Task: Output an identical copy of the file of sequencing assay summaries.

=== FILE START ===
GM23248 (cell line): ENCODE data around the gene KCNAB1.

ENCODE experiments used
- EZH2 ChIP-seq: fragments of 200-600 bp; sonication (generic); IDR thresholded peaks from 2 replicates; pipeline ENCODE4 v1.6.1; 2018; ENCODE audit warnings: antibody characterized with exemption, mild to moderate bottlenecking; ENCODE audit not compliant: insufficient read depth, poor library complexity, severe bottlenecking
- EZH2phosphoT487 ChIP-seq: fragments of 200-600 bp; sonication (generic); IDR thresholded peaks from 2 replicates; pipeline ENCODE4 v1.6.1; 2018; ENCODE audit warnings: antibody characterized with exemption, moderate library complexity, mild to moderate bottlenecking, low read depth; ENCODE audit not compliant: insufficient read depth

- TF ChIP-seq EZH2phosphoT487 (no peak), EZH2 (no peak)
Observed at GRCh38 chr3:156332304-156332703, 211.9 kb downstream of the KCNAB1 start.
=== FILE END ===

GM23248 (cell line): ENCODE data around the gene KCNAB1.

ENCODE experiments used
- EZH2 ChIP-seq: fragments of 200-600 bp; sonication (generic); IDR thresholded peaks from 2 replicates; pipeline ENCODE4 v1.6.1; 2018; ENCODE audit warnings: antibody characterized with exemption, mild to moderate bottlenecking; ENCODE audit not compliant: insufficient read depth, poor library complexity, severe bottlenecking
- EZH2phosphoT487 ChIP-seq: fragments of 200-600 bp; sonication (generic); IDR thresholded peaks from 2 replicates; pipeline ENCODE4 v1.6.1; 2018; ENCODE audit warnings: antibody characterized with exemption, moderate library complexity, mild to moderate bottlenecking, low read depth; ENCODE audit not compliant: insufficient read depth

- TF ChIP-seq EZH2phosphoT487 (no peak), EZH2 (no peak)
Observed at GRCh38 chr3:156332304-156332703, 211.9 kb downstream of the KCNAB1 start.